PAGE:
If you run a business, work in sales, or hold pretty much any position in the professional world, email etiquette is an important part of your internal communication that should not be overlooked.
Your email communication could have a tremendous effect on your brand as well as your sales efforts.
In my experience, some people seem to approach email with the idea that, “Anything worth doing… is worth over-doing.” As evidence, I give you the infamous, often thoughtless, Reply All.
Don’t get me wrong… there are times when hitting Reply All is the only way to go. For example, it makes sense to Reply All when you are dealing with a rapidly evolving or urgent matter, and every name on the header belongs to someone who will contribute to or be affected by the eventual outcome. But the over-use of Reply All happens much more frequently than its under-use.
So here are five simple rules that would solve much of the resulting email congestion and/or blunders:
If a conversation began as a relevant, committee-wide issue, but then evolved into a more specific conversation between two or three stakeholders, it makes no sense to cc: everyone on the original list. Pronounce to the group that their input has been appreciated, and that two (or a few) of you are going to take it from here.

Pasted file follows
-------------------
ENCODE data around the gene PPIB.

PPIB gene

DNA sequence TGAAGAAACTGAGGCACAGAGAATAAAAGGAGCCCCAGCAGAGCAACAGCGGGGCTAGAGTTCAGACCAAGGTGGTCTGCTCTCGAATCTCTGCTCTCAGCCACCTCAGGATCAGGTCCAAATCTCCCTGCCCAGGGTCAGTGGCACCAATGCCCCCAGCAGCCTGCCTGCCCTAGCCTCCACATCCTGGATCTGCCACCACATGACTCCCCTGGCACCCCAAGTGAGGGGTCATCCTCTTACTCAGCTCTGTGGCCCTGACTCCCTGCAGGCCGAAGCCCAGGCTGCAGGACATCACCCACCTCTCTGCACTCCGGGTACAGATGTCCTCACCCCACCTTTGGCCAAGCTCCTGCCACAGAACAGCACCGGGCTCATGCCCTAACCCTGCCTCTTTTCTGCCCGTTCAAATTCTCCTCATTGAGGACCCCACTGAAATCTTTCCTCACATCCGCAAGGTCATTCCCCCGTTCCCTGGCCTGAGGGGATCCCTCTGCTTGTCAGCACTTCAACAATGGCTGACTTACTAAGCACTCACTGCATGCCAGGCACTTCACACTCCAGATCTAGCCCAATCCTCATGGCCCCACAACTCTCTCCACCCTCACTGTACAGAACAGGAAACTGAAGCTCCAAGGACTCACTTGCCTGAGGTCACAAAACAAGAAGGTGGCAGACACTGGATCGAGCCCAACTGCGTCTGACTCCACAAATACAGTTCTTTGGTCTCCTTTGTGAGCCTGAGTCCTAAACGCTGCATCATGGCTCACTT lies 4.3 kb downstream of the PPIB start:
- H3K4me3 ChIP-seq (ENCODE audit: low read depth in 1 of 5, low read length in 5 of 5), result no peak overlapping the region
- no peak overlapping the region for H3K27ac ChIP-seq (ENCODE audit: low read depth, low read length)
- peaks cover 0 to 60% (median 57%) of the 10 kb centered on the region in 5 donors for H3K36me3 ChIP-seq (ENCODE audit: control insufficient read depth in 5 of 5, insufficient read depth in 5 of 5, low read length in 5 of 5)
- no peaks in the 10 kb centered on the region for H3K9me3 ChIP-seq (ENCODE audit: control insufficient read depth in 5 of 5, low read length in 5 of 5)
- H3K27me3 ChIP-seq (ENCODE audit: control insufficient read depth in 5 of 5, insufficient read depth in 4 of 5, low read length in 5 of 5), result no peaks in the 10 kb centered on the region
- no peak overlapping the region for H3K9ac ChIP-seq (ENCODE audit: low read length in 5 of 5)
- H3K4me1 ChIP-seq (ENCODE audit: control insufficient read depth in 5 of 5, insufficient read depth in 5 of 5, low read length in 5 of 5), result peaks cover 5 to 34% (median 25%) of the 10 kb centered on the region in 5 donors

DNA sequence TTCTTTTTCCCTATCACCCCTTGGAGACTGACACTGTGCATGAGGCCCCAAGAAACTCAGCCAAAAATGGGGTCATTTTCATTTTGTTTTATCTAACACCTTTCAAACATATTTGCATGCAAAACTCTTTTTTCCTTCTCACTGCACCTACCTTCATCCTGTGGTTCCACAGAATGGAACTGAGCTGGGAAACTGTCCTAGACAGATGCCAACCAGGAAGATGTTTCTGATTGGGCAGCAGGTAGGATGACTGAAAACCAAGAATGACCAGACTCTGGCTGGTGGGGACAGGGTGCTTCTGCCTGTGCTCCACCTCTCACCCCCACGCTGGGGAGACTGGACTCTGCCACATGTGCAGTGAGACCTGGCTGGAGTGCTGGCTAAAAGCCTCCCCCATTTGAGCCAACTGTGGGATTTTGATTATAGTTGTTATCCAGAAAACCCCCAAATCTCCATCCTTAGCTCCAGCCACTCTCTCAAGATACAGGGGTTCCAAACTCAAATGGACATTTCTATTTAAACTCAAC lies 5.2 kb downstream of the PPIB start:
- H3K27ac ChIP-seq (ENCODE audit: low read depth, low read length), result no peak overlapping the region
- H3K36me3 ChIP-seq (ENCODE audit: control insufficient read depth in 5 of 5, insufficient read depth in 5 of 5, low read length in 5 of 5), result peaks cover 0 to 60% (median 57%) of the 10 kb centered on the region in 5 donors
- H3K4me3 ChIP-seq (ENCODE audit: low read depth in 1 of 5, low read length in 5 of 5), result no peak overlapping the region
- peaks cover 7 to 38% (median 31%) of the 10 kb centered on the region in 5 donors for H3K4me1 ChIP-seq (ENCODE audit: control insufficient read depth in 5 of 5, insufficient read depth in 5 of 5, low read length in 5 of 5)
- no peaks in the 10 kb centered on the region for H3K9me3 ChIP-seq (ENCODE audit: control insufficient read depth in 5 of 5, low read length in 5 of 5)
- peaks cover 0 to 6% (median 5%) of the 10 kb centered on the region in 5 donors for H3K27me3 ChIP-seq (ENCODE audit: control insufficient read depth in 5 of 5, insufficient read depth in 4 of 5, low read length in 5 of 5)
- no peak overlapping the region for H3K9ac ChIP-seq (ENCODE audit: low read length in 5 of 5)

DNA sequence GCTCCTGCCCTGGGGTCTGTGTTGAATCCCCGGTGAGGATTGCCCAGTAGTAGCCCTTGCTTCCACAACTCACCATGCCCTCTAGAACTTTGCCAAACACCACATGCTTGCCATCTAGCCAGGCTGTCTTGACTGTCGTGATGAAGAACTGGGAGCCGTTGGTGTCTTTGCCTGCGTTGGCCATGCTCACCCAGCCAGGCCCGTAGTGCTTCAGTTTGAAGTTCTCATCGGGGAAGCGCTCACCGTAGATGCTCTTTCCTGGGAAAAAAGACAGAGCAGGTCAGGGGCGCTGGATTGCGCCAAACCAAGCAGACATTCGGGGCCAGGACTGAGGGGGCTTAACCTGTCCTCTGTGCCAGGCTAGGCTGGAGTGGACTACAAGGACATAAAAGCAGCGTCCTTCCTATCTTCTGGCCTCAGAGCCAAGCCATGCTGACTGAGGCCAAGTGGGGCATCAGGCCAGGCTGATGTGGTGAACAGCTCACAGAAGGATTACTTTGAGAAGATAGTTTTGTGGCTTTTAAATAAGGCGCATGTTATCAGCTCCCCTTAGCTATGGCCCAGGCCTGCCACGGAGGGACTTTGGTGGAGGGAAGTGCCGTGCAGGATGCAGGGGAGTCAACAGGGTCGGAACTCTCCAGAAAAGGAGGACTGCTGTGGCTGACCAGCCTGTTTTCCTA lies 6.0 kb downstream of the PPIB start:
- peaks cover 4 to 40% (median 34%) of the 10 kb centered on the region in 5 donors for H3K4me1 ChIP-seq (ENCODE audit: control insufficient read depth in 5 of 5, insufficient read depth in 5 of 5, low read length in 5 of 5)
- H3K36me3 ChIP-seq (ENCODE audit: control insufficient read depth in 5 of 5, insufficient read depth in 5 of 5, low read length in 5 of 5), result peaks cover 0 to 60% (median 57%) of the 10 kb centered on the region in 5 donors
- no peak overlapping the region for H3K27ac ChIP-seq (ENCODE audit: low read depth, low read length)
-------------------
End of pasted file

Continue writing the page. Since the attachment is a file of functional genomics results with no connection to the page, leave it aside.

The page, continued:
Don’t use Reply All as a way to simply CYA. In other words, if something goes wrong with a project or process two months from now, it is feeble to use the defense that, “I saw this coming, I copied you (and a thousand other people) in an email string last summer.” Don’t be the person who uses Reply All as a defensive move against the prospect of future blame. Be the person who uses it to prevent a major problem.
Birthday greetings and other celebratory notes are wonderful, and add a personal touch to the professional workplace. But here at the Center for Sales Strategy, we no longer Reply All to pile-on with additional, individual greetings. Each of us either adds to the original message and forwards it to only the birthday boy or girl… or we craft a new, personal note from scratch. (This isn’t Facebook… it’s email!)
If you’re going to use Reply All or send a mass email to your co-workers or clients, don’t assume everyone knows why they’re on the mailing list. It’s a good idea to introduce the note with, “Here’s why I’m including each of you on this message…”
Before you ever hit Reply All, ask yourself whether anything in your messages might be considered sensitive or proprietary, and whether everyone on the list understands that status or should be included in the confidential aspect of the conversation. It takes only two clicks for an item to go from “internal information” to “published in the public domain.”
Nothing clutters-up the collective In Box of an organization faster than the over-use of the Reply All function in email. And nothing could annoy a client more than too many unnecessary emails. So, do your colleagues and clients a favor… and make sure your use of email, and the Reply All tool, is measured and appropriate.
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Mike Anderson is VP of Consumer Insights and Communication at The Center for Sales Strategy